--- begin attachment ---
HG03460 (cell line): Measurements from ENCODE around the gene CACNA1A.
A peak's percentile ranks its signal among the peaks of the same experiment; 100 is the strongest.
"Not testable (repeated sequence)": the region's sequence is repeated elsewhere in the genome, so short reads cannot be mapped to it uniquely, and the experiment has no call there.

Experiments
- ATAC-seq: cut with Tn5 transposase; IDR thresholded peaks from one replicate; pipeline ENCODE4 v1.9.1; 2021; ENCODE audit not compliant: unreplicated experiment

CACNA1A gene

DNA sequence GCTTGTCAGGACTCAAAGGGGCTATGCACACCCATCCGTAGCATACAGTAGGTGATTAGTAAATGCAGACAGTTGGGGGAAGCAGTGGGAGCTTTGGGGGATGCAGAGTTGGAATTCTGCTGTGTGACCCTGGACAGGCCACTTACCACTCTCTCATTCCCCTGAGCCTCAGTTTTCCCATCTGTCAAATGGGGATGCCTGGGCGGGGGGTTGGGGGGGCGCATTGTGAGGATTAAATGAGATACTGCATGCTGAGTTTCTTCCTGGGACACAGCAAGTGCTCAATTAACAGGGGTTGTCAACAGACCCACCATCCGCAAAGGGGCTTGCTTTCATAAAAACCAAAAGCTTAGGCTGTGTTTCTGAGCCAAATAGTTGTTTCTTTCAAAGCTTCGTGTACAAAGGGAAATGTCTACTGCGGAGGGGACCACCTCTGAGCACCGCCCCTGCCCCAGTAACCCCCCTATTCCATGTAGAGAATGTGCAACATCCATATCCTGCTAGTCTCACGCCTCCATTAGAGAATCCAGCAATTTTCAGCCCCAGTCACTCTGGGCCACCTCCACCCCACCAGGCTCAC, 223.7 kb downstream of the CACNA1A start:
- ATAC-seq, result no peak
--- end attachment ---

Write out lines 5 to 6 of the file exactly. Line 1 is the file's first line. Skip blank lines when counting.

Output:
- ATAC-seq: cut with Tn5 transposase; IDR thresholded peaks from one replicate; pipeline ENCODE4 v1.9.1; 2021; ENCODE audit not compliant: unreplicated experiment

CACNA1A gene